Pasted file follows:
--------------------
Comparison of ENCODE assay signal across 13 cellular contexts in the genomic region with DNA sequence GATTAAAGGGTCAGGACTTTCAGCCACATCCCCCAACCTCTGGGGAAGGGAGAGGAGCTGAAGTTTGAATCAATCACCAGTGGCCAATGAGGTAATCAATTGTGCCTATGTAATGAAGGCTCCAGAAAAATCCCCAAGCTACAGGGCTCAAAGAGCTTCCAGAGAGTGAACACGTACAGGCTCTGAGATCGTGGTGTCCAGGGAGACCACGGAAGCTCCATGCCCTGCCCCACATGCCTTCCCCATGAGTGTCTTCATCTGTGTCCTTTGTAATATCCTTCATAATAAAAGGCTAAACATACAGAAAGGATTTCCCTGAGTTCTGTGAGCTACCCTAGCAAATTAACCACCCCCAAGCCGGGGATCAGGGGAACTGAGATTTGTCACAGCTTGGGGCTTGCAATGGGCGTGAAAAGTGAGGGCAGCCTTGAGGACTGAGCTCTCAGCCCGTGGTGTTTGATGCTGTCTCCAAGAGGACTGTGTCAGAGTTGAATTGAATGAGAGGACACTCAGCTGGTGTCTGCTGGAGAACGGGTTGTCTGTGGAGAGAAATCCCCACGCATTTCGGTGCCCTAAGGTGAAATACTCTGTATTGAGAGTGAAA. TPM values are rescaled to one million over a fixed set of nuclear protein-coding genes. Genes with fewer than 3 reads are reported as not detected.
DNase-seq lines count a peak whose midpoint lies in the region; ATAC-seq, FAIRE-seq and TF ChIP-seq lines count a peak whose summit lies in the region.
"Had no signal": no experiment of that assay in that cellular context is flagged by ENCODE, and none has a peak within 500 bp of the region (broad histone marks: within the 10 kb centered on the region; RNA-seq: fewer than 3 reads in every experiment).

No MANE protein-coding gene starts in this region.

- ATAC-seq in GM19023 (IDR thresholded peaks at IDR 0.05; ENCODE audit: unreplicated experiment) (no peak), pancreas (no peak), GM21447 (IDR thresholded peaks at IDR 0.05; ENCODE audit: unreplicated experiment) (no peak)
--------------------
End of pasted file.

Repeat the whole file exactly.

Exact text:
Comparison of ENCODE assay signal across 13 cellular contexts in the genomic region with DNA sequence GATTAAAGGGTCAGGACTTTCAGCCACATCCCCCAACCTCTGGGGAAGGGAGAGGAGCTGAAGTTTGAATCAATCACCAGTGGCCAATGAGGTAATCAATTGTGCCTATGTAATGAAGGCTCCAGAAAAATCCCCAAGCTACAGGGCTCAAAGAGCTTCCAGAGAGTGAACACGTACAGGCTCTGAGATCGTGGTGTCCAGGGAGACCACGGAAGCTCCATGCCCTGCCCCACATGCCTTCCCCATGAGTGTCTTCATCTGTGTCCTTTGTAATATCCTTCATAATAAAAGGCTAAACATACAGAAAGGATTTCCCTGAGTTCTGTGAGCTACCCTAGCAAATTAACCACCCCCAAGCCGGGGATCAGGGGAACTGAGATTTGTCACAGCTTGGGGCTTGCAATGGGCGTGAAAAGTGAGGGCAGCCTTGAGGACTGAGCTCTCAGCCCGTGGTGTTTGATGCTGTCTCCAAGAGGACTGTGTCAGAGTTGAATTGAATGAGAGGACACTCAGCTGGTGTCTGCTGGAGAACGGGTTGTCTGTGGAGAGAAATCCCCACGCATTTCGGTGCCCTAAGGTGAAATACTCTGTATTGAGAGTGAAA. TPM values are rescaled to one million over a fixed set of nuclear protein-coding genes. Genes with fewer than 3 reads are reported as not detected.
DNase-seq lines count a peak whose midpoint lies in the region; ATAC-seq, FAIRE-seq and TF ChIP-seq lines count a peak whose summit lies in the region.
"Had no signal": no experiment of that assay in that cellular context is flagged by ENCODE, and none has a peak within 500 bp of the region (broad histone marks: within the 10 kb centered on the region; RNA-seq: fewer than 3 reads in every experiment).

No MANE protein-coding gene starts in this region.

- ATAC-seq in GM19023 (IDR thresholded peaks at IDR 0.05; ENCODE audit: unreplicated experiment) (no peak), pancreas (no peak), GM21447 (IDR thresholded peaks at IDR 0.05; ENCODE audit: unreplicated experiment) (no peak)